The upcoming mid-engine 2020 Chevrolet Corvette C8 promises a new level of performance, but the aftermarket might hate it.
The next-generation Corvette will be the first to place its engine behind the driver, and that engine will be controlled by a “unique encrypted ECU system,” according to Muscle Cars & Trucks (via Motor Authority). The encryption will prevent changes to the ECU software in pursuit of more horsepower, according to the report.
Computer controls are a vital aspect of modern cars, so tuners often begin playing with software before they fiddle with boost pressure or camshafts. But that may be more difficult with the mid-engine Corvette. The sports car will likely be one of many upcoming cars to use General Motors’ new electrical architecture. GM has said cybersecurity was a major priority in the development of that architecture, and the automaker’s cybersecurity measures may be a barrier to aftermarket tuners, according to the report.
Any unsuccessful attempt to reprogram the ECU will reportedly trigger a “recovery mode,” requiring the entire system to be rebooted. The report indicated this may not be something the average person can do, leading to a “bricked” Corvette.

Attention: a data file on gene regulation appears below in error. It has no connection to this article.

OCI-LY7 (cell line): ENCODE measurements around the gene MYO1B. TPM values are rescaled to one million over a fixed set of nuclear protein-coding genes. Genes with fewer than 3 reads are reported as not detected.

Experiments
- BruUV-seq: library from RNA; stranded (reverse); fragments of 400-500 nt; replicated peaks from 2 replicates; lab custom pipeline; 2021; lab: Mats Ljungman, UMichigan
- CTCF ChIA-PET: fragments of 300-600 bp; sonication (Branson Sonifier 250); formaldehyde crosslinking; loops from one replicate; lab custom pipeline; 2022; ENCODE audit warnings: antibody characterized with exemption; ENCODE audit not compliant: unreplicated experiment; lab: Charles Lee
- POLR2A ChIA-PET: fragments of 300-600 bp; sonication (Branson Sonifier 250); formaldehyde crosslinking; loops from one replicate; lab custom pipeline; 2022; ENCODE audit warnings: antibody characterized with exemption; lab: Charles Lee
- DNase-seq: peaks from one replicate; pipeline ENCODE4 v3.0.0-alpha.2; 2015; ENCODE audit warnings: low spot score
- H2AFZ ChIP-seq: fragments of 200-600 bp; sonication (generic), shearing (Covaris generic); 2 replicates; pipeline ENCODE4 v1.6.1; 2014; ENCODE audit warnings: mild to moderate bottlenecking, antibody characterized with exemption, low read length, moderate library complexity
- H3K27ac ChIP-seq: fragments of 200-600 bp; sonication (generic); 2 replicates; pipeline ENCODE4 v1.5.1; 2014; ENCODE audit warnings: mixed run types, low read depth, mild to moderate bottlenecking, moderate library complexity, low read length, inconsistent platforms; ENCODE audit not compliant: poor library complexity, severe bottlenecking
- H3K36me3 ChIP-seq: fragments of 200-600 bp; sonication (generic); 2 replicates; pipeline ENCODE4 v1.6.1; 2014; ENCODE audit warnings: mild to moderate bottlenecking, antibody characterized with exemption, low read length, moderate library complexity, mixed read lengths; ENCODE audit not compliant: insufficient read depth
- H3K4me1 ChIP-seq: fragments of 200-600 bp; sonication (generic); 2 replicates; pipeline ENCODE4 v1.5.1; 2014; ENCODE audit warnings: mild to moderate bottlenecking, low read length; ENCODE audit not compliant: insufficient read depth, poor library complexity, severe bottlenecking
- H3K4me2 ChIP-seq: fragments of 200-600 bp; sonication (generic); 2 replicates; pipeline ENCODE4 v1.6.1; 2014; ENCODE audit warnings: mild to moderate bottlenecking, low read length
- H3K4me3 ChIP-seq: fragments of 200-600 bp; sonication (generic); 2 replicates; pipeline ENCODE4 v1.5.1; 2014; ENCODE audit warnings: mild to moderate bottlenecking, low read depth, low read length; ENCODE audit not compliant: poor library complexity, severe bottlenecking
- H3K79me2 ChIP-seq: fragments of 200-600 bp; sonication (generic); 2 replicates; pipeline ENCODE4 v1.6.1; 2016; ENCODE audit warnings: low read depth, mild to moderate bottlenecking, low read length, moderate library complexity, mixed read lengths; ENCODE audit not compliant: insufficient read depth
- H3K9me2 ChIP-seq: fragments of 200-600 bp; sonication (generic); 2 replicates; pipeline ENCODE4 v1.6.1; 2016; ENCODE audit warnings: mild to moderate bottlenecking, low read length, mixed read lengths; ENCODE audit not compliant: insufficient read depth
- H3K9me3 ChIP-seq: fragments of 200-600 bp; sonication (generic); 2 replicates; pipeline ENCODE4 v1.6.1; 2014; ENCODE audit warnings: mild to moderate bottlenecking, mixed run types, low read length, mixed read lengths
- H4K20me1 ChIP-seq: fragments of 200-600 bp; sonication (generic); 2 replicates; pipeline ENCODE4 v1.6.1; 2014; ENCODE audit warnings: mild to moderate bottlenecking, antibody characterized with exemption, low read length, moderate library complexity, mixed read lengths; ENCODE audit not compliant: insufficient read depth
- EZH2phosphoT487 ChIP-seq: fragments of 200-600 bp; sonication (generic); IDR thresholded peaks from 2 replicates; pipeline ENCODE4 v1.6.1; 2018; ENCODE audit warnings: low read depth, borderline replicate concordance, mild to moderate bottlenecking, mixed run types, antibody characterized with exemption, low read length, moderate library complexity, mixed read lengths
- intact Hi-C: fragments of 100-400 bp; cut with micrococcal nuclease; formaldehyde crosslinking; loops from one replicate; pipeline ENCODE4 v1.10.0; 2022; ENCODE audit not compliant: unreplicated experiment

The increasing complexity of modern cars has posed a challenge to tuners, but where there’s a will, there’s a way. When it launched in 2008, the Nissan GT-R was thought to be too complicated for tuners to handle, but over the past decade it’s become a darling of the aftermarket. Given time, it’s possible that tuners will find a way to crack even an encrypted ECU. Chevy hasn’t made any official statements on the matter, but it wouldn’t be surprising for the automaker to cooperate with the aftermarket, which has become an important tool for promoting new cars.
Exactly what engine will be controlled by the allegedly encrypted ECU has been the subject of much speculation. Some reports have indicated the new Corvette will use an evolution of the current car’s 6.2-liter pushrod V8, but Muscle Cars & Trucks claims it will get a dual-overhead cam V8 code-named LT2. Previous reports also claimed a midrange Corvette model would get a Cadillac-derived 4.2-liter twin-turbocharged V8, while the range-topping Corvette would get a 5.5-liter twin-turbo V8 making a monstrous 850 horsepower — almost 100 hp more than the current flagship Corvette ZR1. We’ll find out when the mid-engine Corvette finally makes its public debut July 18.
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